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I must confess, I’m not a really big fan of psychology. I don’t so much mind the focus of psychology—that is, the mind. I guess it is the application of it that I take issue with. Specifically, I don’t like how it is being used today. It seems as though people are being convinced that they cannot move on with their lives unless they return to the past and deal with every single hurt, every single disappointment, every single person who hurt them, etc., from childhood. So, instead of working through their disappointments and coming to the realization that they, just like the people who hurt them, can also be the source of somebody else’s pain, they are constantly on a deep sea diving expedition for a treasure that doesn’t exist. In their attempt to heal their own hurt, they end up trying to force others to relive the past, trying to re-write the past or, worse, forcing people to be someone they are not and, sometimes, never will be.

This school of thought—this position—is flawed from the outset. True healing cannot be dependent upon someone else. Approaching your mother, your father, the bully at school etc., and telling them how you feel about them and/or what you feel they didn’t do or should have done etc., can sometimes put you in the position of being disrespectful, being disbelieved and could even lead to further hurt. Oftentimes, the individual who caused you so much pain has gone on with their lives, oblivious to the suffering they have caused. More often than not, they could care less about having caused you and/or countless others grief. Even if they do respond positively, now what?

In the long run, YOU were the one who was stifled, angry, and unable to move forward. By spending so much time focusing on a single period of your life, not only did the other person destroy that moment, but you allowed them to destroy the rest of your life as well. You have allowed it to go on into infinity. You have empowered them to destroy your entire life, making you culpable in your own deconstruction.

My suggestion? Take self-inventory, especially after particularly painful experiences. Decide what can be used in a positive way and discard the rest. Also, take self-inventory especially after particularly wonderful experiences as well. Be steadfast in recognizing when you are the culprit and not the victim. Try to fix whatever you break. Remember, none of us are perfect. We all get hurt and occasionally we hurt others – sometimes on purpose. Nevertheless, we all have to move on!   Move forward! After all, life is truly too short! Get yourself off of your mind! Focus on your purpose not your pain.

Can anybody hear me?


After looking carefully at myself in the mirror, I find that I am not at all pleased with what I see.  Sound familiar?  However, I am not discussing having too much hips or thunder thighs.  No.  I am discussing the person that I have allowed myself to become – to others.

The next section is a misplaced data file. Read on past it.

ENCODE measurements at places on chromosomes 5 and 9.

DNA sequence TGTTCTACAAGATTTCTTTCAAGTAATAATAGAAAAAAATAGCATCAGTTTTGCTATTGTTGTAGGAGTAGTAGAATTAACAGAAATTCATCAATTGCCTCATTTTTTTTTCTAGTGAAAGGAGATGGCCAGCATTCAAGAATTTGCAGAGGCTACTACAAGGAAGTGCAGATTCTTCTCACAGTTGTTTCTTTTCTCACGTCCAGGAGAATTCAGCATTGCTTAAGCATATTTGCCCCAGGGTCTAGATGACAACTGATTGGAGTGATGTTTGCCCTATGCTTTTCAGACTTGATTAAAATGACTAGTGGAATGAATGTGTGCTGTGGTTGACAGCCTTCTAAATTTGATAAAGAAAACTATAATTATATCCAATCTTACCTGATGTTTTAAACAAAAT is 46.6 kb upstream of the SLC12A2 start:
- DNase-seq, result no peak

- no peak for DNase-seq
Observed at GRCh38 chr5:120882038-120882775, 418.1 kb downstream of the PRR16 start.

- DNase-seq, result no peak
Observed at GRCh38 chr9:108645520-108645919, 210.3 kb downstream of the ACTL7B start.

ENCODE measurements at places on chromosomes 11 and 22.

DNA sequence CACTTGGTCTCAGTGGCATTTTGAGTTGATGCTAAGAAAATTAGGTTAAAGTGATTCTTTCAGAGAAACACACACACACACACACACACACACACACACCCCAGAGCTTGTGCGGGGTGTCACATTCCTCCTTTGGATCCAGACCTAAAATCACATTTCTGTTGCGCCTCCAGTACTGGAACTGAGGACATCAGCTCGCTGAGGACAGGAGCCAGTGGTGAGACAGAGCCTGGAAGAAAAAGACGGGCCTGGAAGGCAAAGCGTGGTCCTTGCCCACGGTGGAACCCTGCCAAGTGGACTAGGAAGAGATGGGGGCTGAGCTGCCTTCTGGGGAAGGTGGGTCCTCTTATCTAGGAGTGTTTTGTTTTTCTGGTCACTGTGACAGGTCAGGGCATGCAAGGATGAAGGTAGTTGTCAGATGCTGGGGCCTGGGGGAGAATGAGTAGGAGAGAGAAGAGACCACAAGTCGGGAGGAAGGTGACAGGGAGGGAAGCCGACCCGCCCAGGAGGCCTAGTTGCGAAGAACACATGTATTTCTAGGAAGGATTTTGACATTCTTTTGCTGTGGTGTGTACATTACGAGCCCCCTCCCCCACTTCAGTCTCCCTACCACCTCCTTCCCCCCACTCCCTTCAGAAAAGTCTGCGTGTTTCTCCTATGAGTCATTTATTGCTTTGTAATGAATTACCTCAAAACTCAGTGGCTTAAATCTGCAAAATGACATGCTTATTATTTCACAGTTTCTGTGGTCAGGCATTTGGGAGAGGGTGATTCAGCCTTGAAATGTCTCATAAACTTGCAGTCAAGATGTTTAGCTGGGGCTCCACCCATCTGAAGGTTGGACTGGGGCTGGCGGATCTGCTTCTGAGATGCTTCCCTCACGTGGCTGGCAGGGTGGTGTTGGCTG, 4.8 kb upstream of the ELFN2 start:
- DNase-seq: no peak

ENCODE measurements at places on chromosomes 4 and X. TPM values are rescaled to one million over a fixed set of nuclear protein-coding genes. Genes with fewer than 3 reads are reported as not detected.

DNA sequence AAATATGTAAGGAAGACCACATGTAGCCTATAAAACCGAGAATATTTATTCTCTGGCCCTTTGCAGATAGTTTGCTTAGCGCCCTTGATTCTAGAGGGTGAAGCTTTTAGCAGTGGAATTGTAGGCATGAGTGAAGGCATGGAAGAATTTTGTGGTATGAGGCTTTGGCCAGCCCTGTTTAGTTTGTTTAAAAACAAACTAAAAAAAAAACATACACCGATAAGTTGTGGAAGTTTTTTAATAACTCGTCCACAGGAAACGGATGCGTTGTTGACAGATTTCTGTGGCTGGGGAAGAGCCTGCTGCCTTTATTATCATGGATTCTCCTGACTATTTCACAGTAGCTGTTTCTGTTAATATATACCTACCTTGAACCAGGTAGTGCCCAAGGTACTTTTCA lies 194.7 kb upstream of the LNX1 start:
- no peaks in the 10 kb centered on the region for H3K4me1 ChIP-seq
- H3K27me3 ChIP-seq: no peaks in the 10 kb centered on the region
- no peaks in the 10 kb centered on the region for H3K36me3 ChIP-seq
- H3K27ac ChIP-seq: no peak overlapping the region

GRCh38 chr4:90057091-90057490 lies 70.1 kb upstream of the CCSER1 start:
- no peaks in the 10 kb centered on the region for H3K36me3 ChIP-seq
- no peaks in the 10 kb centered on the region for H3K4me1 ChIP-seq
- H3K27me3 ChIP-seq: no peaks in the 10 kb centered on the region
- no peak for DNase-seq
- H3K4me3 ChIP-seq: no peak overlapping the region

All my life I have been the comforter for whatever relationship I am in.  Be it in relationships with men, women or children, if I can help in any way, I have tried to do so.  If I had the money, and money would help your situation, I provided that.  If it was emotional support that was required, I provided that.  If it was of a spiritual nature, then I became that spiritual guide.  I am, at heart, a helper but, sometimes, the helper needs help.  Who do I turn to?

Well, let me tell you, it is not to the so-called friends that I have assisted in any way, shape or form throughout my life.  How do I know this?  I attempted to do just that.  I contacted the individuals who write to me almost on a daily basis and decided to tell them about my dreams for my life.  I’m not really one to do that.  What did I do that for?

All I received was the cold hard facts of life.  I was told in no uncertain terms that I needed to stop complaining, b*tching and moaning and that I should do something about achieving my dreams.  I am not commenting on whether or not the advice was sound; what I am saying is that I received none of the support from these same individuals who seek me out to receive support and guidance for themselves.  If I were suicidal, I almost certainly would have killed myself due to the frustration and lack of empathy that I was meeting with.  I learned that I was burdening them with my “complaint” and that I needed to “move on.”  After two emails, they grew tired.  In other words, they only want to deal with the happy “me.”  They only want the me that is happy all the time—without problems of her own—and is therefore available to be a listening ear and a shoulder for them to cry on.

At first, I thought that because I am always the counselor they were simply unprepared to deal with my needing nurturing.  However, after I made it clear that I was indeed seeking nurturing from them, my needs were still mostly ignored.  I received scorn.  So, I retreated, but not before telling them what I really thought of their lack of patience, concern and understanding for me.  That was a new trick for me.  Normally, I would have retreated without ever letting them know how I really felt and done exactly what they said…”move on” and allow my own hurt to be pushed aside to make room for theirs.  Maybe, I’ll give that mirror trick another try!  I just might like what I see this time.  Can anybody hear me?